3.2.2 Border Attribute

Only InputOutput windows can have a border. You can set the border of an InputOutput window by using a pixel or a pixmap.

The border-pixmap attribute of a window specifies the pixmap to be used for a window's border. The border-pixel attribute of a window specifies a pixmap of undefined size filled with that pixel be used for a window's border. Range checking is not performed on the background pixel; it simply is truncated to the appropriate number of bits. The border tile origin is always the same as the background tile origin.

You can also set the border-pixmap to a pixmap of any size (some may be faster than others) or to CopyFromParent (default). You can set the border-pixel to any pixel value (no default).

If you set a border-pixmap, it overrides the default. The border-pixmap and the window must have the same depth, or a BadMatch error results. If you set the border-pixmap to CopyFromParent, the parent window's border-pixmap is copied. Subsequent changes to the parent window's border attribute do not affect the child window. However, the child window must have the same depth as the parent window, or a BadMatch error results.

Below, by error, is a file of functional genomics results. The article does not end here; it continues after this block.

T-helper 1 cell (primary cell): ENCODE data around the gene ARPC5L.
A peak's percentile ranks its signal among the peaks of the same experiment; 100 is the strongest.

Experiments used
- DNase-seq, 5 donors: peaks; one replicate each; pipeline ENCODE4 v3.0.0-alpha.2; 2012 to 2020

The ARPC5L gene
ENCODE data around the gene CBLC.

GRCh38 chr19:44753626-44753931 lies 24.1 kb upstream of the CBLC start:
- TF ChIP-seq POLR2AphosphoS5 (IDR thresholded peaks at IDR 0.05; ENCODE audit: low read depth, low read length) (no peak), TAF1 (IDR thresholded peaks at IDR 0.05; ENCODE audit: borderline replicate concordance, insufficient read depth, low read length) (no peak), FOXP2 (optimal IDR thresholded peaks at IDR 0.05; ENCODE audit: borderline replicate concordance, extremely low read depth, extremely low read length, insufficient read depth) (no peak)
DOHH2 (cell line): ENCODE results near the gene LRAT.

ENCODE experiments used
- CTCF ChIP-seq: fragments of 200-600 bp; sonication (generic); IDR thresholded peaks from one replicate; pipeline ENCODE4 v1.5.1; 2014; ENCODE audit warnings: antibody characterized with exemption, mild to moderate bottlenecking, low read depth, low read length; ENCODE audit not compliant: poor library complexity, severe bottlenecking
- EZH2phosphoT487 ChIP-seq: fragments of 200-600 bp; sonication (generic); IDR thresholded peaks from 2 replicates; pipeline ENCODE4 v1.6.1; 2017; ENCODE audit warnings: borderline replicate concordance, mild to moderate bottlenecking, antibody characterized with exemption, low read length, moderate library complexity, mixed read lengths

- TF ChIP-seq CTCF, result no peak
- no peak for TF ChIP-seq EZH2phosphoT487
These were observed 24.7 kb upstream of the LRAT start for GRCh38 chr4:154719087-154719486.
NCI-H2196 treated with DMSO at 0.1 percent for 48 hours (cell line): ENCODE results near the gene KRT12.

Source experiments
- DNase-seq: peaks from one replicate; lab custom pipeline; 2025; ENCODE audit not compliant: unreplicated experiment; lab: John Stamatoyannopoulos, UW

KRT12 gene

The border-pixmap can be freed immediately if no further explicit reference is made to it. If you later draw into the pixmap used for the border, what happens is undefined because the X implementation is free either to make a copy of the pixmap or to use the same pixmap. If you specify a border-pixel, it overrides either the default border-pixmap or any value you may have set in the border-pixmap. All pixels in the window's border will be set to the border-pixel. Setting a new border, whether by setting border-pixel or by setting border-pixmap, overrides any previous border.

Output to a window is always clipped to the inside of the window. Therefore, graphics operations never affect the window border.

Next: Gravity Attribute

Christophe Tronche, ch@tronche.com